The medical device industry is concerned that management problems at the FDA have slowed medical device innovation. In his testimony, David Nexon, senior executive vice president of the Advanced Medical Technology Association, said that there are “inefficiencies at FDA that delay patient access to new treatments and cures and erode U.S. global competitiveness in the development of medical technology.”
Hydraulic fracturing debated in House
The House Science, Space and Technology Committee held a May 5 hearing to examine whether additional studies need to be conducted to determine the safety of hydraulic fracturing (also called fracking), a method use to extract natural gas from underground.
The hearing took place in the wake of a natural-gas well eruption and leak, a report published in the Proceedings of the National Academy of Sciences stating that hydraulic fracturing can contaminate drinking water with methane, and a report from House Democrats asserting that chemicals used in hydraulic fracturing could contaminate drinking water.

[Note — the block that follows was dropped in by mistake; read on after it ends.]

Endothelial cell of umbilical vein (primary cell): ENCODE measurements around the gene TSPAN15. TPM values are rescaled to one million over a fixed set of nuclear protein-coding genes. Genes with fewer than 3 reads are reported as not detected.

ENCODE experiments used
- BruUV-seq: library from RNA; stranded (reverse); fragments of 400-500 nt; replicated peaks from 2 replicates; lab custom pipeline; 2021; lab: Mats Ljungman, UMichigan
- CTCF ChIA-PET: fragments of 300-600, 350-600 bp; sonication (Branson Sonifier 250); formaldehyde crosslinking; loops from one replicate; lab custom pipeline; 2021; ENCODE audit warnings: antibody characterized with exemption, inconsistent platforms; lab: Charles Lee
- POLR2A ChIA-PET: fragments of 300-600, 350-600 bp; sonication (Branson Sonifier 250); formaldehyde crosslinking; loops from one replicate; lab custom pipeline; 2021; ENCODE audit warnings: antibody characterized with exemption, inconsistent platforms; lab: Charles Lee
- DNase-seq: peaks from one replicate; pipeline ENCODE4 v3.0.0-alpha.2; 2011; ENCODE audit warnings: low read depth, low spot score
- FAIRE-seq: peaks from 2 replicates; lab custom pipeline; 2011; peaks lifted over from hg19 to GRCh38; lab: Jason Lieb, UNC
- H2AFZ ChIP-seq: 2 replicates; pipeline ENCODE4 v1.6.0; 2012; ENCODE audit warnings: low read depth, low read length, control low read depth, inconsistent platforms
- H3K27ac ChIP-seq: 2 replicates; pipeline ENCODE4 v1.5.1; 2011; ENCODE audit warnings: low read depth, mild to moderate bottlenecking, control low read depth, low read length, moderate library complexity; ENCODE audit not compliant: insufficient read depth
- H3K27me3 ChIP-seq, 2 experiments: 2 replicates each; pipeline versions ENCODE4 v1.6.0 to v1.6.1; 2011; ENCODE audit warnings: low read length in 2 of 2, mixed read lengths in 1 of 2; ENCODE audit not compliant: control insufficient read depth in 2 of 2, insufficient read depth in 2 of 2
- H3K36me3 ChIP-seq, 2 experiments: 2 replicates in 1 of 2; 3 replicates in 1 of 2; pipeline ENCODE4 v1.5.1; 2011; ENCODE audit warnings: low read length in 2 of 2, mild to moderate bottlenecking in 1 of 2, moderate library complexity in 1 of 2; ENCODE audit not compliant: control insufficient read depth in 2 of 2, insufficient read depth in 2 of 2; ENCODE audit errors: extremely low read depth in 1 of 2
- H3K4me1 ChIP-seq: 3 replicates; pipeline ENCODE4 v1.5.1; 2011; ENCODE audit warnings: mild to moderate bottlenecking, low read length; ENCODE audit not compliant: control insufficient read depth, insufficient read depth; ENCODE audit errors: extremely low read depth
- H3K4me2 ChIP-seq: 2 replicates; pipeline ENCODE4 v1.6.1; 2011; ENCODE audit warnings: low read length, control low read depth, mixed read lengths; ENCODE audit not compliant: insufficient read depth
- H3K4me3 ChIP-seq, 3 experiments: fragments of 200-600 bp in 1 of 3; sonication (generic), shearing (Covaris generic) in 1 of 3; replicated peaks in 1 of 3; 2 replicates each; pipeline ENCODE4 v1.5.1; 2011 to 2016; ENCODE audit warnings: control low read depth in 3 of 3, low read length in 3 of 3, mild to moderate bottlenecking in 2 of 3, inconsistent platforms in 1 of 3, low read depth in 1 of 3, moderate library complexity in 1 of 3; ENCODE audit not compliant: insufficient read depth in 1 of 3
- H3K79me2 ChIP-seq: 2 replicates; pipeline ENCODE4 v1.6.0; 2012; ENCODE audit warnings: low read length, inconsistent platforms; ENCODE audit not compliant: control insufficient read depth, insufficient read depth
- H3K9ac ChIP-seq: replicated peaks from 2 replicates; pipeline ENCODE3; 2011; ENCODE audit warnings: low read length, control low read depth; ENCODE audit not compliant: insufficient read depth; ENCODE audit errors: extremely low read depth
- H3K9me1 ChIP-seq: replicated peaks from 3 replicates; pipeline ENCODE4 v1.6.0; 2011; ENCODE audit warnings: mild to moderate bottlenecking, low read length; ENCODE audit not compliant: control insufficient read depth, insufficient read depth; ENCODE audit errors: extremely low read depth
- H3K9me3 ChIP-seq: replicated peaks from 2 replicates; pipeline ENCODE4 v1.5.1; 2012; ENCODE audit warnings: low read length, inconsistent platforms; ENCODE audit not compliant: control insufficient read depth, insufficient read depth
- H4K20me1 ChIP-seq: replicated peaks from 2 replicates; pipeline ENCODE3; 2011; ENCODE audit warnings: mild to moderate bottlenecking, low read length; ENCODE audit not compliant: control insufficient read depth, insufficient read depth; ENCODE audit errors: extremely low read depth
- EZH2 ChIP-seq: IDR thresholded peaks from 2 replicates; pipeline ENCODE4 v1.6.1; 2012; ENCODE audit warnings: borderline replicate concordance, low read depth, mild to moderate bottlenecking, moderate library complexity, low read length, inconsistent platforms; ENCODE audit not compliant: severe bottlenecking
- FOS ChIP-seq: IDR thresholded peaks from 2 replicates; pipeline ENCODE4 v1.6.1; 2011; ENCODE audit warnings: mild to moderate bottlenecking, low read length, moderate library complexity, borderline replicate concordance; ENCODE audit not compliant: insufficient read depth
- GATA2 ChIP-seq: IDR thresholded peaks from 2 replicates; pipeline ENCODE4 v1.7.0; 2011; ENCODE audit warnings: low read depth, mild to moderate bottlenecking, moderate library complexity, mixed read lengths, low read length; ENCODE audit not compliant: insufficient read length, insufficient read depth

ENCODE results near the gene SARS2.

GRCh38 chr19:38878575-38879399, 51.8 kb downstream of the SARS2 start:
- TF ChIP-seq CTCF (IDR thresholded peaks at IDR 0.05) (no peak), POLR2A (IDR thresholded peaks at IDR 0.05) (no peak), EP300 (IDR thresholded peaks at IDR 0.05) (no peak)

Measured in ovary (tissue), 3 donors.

Chairman Ralph Hall (R-TX), who is opposed to additional government studies, called an Environmental Protection Agency (EPA) study that is being drafted “yet another example of this administration’s desire to stop domestic energy development through regulation.”
Paul Anastas, assistant administrator of EPA’s Office of Research and Development, defended the EPA’s hydraulic fracturing study: “The study is designed to examine the conditions that may be associated with the potential contamination of drinking water resources and to identify the factors that may lead to human exposure and risks. The scope of the proposed research includes the full lifespan of water in hydraulic fracturing, from acquisition of the water, through the mixing of chemicals and actual fracturing, to the postfracturing stage, including the management of flow back and produced water and its ultimate treatment and disposal.” Anastas tried to assure the committee that the EPA would not presuppose any results of the study.